Our vessel was a small houseboat, top speed 6 knots in a 2 knot tail-current. There were actually two others like ours, all with very different group dynamic, each one assured of its own group's superiority. We rarely interacted, but I spoke with my friends on another boat after the trip about the differences. We decided that by observing us for an hour in the cafe before departure, the guides were able to group similar people for the different boats, with great results. They did surprisingly well:
The #1 boat forced all snorkellers traversing their deck to first shake off and towel down, lest the deck get wet. They couldn't stand the notion of any water touching their boat. I'm sure someone pointed out the irony. This was, of course, The Uptight boat.
The #2 boat was ours. Average age early 30s, average country north central Europe (just four North Americans, not even a pome). One shipmate told us a story about another, Jonas, which exemplified how hilarious and chilled our group was: In Vietnam Jonas was having beers at the bar with a really nice, off-duty local policeman. He assumed Jonas smoked weed and asked if he could sell him some. Jonas agreed, and popped back to his hotel to pick up. There, his friend asked the obvious question about the wisdom of selling weed to a cop. "Oh man, I hadn't thought of that! You think it's a problem?" Ours was the Chilled Out boat.
And #3 boat: An hour before departure, they told the guide it was imperative that they procure a case of rum and an assortment of pirate costumes. These were The Partiers. The guides had to turn off the lights on them every night, and physically drag them from bed each morning.
Not sure who was feeling more out of place, us or the Sumbawa cattle herder.
Our boat became a big family over the four days together, sharing joys of snorkelling, waterfalls, lightning storms, sunsets, Komodo dragons, and a nightly carpet of stars. But it's always the suffering that really brings people together.
We had a little termite explosion, and bed bugs (or were they fleas, nobody can ever tell). We were fed sparsely (two pieces of buttered bread for breakfast!?) with repetitive, albeit tasty food. And for the tiny minority of us nonsmokers aboard, we dealt with choking clouds from the Europeans, chain-smoking their $2 packs of Indonesian cigarettes. I think I became addicted to secondhand smoke.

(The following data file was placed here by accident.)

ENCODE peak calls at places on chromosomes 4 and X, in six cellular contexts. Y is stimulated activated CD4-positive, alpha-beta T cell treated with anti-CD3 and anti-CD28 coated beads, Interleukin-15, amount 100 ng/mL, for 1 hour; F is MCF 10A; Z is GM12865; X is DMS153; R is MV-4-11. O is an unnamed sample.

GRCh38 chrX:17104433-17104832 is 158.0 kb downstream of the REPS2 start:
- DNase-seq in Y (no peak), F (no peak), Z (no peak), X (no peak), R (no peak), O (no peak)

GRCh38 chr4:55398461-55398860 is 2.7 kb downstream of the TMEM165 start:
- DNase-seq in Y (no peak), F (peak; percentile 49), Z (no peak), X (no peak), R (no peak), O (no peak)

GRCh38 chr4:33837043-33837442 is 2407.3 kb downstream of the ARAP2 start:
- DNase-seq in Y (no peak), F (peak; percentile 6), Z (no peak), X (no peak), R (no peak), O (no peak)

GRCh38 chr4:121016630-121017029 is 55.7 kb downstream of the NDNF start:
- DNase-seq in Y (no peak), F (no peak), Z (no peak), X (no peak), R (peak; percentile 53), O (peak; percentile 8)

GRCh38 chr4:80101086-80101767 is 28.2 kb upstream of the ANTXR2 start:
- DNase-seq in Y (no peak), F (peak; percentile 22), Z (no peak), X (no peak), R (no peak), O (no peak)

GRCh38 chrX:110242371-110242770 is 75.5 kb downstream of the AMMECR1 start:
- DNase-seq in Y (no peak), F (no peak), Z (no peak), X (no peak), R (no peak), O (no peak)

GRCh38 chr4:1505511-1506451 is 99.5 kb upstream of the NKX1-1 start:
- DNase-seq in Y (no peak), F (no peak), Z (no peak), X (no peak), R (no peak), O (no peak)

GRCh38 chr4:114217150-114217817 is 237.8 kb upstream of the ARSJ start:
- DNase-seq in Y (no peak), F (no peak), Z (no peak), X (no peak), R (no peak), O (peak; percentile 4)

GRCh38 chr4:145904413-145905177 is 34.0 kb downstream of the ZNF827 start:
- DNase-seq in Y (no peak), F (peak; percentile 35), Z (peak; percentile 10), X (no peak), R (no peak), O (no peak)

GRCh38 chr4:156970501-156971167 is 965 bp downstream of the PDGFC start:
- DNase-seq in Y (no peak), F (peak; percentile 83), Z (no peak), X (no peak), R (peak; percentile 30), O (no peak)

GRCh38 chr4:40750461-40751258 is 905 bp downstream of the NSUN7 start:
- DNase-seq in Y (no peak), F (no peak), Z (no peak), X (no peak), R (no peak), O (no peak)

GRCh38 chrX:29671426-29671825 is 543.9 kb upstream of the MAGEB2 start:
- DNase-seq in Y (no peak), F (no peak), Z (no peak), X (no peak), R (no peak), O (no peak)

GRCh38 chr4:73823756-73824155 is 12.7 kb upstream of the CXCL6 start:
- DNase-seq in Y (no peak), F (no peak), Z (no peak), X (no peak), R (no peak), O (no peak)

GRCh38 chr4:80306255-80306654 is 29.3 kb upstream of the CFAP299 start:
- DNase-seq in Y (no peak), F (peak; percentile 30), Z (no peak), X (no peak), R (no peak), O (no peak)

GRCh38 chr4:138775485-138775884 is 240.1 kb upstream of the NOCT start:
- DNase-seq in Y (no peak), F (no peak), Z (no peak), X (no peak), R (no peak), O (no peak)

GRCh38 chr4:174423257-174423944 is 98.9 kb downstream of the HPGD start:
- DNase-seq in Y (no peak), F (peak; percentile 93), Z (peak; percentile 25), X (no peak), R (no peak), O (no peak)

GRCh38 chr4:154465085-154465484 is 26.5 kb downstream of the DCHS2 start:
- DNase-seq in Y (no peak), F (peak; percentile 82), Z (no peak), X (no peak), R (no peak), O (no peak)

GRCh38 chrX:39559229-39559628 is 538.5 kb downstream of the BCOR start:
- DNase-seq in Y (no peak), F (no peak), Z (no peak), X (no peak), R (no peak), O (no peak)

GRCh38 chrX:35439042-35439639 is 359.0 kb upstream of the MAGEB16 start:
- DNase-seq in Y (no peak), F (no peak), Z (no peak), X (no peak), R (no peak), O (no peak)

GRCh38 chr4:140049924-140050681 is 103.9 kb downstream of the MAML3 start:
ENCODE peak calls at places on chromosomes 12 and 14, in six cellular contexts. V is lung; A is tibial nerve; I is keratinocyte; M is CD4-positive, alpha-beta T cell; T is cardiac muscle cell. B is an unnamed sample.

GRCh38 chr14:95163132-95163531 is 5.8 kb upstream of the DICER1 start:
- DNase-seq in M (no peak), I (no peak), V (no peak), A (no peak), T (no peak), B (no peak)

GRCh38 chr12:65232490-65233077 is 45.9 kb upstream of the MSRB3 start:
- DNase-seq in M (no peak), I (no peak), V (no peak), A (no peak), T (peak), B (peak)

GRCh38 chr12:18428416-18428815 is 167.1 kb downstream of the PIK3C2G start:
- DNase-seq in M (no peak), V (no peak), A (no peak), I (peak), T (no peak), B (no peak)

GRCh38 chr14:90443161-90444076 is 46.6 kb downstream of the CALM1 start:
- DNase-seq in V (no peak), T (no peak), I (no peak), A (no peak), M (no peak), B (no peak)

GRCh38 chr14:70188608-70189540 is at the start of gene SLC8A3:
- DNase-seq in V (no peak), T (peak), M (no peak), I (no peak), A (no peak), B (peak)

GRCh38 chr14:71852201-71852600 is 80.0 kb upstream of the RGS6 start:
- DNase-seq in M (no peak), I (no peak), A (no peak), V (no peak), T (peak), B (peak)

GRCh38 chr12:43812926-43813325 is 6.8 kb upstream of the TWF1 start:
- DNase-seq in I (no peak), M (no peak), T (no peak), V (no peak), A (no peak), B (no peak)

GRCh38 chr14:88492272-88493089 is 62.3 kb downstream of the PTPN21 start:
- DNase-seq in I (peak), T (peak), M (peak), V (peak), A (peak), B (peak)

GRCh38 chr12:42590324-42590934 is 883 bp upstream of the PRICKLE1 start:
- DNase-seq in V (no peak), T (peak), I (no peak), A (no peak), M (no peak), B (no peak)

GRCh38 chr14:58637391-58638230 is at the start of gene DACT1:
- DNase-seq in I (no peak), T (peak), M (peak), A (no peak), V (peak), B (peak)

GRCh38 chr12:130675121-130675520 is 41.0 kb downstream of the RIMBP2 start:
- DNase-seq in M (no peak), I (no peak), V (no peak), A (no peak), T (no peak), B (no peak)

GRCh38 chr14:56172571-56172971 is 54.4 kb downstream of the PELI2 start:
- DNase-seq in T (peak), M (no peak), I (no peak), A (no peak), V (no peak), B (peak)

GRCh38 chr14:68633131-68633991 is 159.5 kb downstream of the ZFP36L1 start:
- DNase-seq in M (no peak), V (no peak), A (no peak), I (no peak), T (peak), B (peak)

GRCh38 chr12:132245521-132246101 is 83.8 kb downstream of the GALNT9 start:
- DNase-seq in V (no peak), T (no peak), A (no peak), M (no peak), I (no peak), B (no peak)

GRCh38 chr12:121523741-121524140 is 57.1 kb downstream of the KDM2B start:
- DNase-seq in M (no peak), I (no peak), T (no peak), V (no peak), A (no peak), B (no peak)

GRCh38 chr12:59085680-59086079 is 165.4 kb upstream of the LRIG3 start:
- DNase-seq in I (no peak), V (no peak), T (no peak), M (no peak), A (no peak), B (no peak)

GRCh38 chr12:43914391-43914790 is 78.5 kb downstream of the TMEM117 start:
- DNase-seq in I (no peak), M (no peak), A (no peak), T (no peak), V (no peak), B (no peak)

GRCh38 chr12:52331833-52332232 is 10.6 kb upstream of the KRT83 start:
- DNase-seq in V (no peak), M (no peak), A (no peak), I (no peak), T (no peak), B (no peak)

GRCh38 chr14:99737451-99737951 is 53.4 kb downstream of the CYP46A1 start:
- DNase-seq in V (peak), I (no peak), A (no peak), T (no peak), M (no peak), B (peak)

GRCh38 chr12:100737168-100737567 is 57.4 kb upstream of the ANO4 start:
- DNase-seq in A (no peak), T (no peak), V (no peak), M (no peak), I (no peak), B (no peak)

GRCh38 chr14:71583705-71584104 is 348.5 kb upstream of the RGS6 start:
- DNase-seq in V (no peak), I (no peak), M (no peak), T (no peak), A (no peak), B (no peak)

The second last day together, we got our Komodo fix. The dragons aren't picky eaters: one of their young narrowly escaped becoming a meal; then a couple decided we looked tasty, and charged. Thankfully our guides had sturdy wooden poles to defend us. Yet through all this, the final evening is when we really all bonded. It was a dark and stormy night. Really. Buckets of horizontal rain thrashed the ship. Its tired little diesel engines fought strong currents. We spun in a whirlpool. Then another. And another. The captain cleared us off the deck, and we all hungrily crouched on the crowded sleeping level, well past dinner hour. There we munched our remaining crackers, nervously, noting the rainwater dripping onto our mattresses. We watched helplessly as the crew tried to drop anchor to wait out the storm, but failed. And failed again. Joey from North Carolina began singing sea shanties about shipwrecks, while I secretly tallied the life jackets, and tried to remember the lyrics to Gilligan's Island. Three years ago, one of these tours sank, so I wasn't ruling out the possibility. Our ship didn't have any fancy navigation systems—heck, we didn't even have an accurate clock. But finally, we anchored in a cove, the storm passed, and the sea became glassy. The full moon appeared, and we watched the storm rage on in the distance as we swam in the bioluminescence. It was like awakening from a nightmare, straight into a dream.
Drool cost extra.
The closest thing we had to a GPS.
Just sit right back and you'll hear a tale,
A tale of a fateful trip
That started from this tropic port
Aboard this tiny ship.
The mate was a mighty sailing man,
Five passengers set sail that day
The tiny ship was tossed,
The skipper brave and sure.
For a three hour tour, a three hour tour.
The weather started getting rough,
If not for the courage of the fearless crew
The minnow would be lost, the minnow would be lost.